You can check whether your desired domain is available using NameCheap, my registrar of choice (more on registrars in the next step). You should also consider whether the second level domain name you’re planning to use is available across other social media networks, something I describe in Social Media User Names & Domain Names You Should Secure.
If your name isn’t available, you can throw a middle initial in there, something I do myself. I’d avoid hyphens, strange spellings, or unnecessary numbers, which tend to look a bit more amateur and dated.
If you decide NOT to use your own name, and you need some help coming up with a site name, here are some useful tools I’ve used:
- Domain name generators like Namemesh or WebSitePlanet help you come up with ideas of available domains based on words you want in your name
- Username checkers like Namechk allow you to quickly see if your domain name is also available across other social media platforms, like Facebook, Twitter, and YouTube.
- Crowdsource your name with Squadhelp or Crowdspring by running a contest describing your business to get input from Creatives around the world.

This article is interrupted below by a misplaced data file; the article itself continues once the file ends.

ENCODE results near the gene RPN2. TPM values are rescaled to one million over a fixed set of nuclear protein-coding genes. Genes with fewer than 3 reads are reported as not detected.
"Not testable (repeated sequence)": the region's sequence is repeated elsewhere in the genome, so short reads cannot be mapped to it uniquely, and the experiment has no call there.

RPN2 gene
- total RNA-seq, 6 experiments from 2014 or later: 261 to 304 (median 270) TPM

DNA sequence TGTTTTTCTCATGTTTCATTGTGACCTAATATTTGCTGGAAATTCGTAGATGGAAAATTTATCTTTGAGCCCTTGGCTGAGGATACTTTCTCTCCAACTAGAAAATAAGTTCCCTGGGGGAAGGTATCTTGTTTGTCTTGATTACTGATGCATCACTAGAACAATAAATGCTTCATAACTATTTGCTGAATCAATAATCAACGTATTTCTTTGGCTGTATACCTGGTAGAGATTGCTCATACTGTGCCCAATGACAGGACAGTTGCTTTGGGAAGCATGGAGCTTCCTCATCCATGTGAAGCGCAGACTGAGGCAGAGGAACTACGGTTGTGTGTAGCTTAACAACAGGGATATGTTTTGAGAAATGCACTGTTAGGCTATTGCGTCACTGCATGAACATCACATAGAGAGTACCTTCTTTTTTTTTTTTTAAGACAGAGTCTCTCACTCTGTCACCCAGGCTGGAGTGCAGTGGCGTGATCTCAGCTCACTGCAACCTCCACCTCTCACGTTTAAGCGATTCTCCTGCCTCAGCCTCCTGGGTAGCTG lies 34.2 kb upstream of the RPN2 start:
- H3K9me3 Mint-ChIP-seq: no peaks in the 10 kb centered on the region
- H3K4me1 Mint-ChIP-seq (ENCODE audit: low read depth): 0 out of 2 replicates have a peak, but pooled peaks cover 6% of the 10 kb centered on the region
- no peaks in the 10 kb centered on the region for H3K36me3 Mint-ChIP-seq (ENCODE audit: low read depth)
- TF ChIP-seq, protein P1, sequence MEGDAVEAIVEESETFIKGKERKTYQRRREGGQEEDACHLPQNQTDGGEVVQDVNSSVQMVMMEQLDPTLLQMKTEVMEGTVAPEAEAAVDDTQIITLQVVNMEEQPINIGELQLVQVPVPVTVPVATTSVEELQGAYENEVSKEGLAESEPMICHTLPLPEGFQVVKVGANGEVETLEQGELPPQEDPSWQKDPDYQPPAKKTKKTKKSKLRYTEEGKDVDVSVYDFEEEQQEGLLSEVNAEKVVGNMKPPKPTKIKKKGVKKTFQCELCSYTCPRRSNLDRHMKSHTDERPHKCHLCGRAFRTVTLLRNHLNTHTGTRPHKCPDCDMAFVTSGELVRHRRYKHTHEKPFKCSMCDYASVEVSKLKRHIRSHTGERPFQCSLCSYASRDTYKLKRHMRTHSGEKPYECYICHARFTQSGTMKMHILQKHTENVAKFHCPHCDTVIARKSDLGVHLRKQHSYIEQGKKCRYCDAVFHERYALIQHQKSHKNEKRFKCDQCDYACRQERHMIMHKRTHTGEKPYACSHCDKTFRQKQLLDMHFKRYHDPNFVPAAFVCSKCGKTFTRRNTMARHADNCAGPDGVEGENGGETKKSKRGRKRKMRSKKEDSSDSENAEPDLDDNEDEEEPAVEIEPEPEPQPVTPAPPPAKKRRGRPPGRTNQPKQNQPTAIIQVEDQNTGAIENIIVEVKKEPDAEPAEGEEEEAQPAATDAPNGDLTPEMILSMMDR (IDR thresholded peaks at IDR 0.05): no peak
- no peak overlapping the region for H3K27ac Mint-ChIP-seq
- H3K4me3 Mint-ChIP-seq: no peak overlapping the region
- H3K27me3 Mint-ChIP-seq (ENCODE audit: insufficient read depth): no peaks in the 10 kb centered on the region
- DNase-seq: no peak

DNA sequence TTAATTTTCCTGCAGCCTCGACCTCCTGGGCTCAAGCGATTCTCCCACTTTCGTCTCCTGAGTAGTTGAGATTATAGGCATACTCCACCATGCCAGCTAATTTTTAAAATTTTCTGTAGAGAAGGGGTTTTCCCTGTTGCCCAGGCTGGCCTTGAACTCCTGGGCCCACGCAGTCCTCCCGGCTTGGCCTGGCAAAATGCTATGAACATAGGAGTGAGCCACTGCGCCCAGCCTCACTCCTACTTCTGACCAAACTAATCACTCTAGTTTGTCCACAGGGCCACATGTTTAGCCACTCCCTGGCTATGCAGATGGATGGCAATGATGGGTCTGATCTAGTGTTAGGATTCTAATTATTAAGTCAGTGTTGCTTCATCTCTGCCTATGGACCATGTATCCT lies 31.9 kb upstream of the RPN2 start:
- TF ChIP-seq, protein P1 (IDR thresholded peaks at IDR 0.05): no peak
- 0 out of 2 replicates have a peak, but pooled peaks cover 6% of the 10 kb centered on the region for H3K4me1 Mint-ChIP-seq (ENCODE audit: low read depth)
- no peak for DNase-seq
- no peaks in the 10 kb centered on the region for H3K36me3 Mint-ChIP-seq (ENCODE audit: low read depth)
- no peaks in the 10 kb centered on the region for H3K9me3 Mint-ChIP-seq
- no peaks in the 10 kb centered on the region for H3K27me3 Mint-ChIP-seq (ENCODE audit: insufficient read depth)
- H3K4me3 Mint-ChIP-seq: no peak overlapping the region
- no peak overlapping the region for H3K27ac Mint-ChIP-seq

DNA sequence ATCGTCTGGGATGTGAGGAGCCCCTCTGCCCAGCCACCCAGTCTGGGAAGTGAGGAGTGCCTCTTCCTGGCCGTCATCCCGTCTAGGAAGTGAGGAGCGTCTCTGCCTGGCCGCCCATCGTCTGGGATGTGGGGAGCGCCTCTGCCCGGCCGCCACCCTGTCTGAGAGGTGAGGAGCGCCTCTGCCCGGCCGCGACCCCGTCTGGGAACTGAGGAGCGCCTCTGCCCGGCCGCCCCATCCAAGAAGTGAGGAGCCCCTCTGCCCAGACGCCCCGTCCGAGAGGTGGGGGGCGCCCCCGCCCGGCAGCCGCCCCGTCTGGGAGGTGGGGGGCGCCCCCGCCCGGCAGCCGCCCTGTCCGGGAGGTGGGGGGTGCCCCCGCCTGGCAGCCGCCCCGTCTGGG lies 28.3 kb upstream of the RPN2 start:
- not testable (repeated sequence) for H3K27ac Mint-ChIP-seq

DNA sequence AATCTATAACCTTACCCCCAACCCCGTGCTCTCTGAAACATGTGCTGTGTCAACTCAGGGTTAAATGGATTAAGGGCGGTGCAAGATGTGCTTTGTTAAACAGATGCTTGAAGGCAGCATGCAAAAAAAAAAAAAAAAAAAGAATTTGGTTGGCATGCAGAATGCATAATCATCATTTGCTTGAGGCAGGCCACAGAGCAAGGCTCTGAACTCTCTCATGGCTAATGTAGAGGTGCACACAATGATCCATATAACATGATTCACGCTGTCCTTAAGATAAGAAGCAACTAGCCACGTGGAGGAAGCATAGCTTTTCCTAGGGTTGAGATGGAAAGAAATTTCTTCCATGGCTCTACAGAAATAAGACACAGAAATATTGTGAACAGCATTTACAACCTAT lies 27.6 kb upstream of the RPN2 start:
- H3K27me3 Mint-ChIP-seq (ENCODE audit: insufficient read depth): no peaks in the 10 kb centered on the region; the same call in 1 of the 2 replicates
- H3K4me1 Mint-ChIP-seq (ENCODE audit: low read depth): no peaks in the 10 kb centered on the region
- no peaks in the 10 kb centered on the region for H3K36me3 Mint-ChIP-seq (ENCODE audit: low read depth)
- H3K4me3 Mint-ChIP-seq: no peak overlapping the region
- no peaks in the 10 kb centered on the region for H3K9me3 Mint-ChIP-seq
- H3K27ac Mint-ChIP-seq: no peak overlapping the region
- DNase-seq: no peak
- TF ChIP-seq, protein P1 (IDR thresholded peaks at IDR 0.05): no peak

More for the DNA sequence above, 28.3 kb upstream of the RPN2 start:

- This article by Chris Wagner on Domain Name Generators provides a few other suggestions on some useful online tools to generate name ideas.
2. Register your domain
To secure your desired domain name, you need to register it with a domain name registrar. This “reserves” the name for as long as your registration period, during which you are the sole owner of this domain. It makes things official, and prevents someone else from grabbing your desired name. Sort of like officially claiming your address so no one else can use it. If your idea for a domain is available, I’d grab it right away before someone else does.
There are tons of domain registrars out there. I now use Namecheap for all my new domain registrations and recommend it to all my clients because they offer a user-friendly interface, solid customer support, and competitive prices.
Find a domain starting at $0.88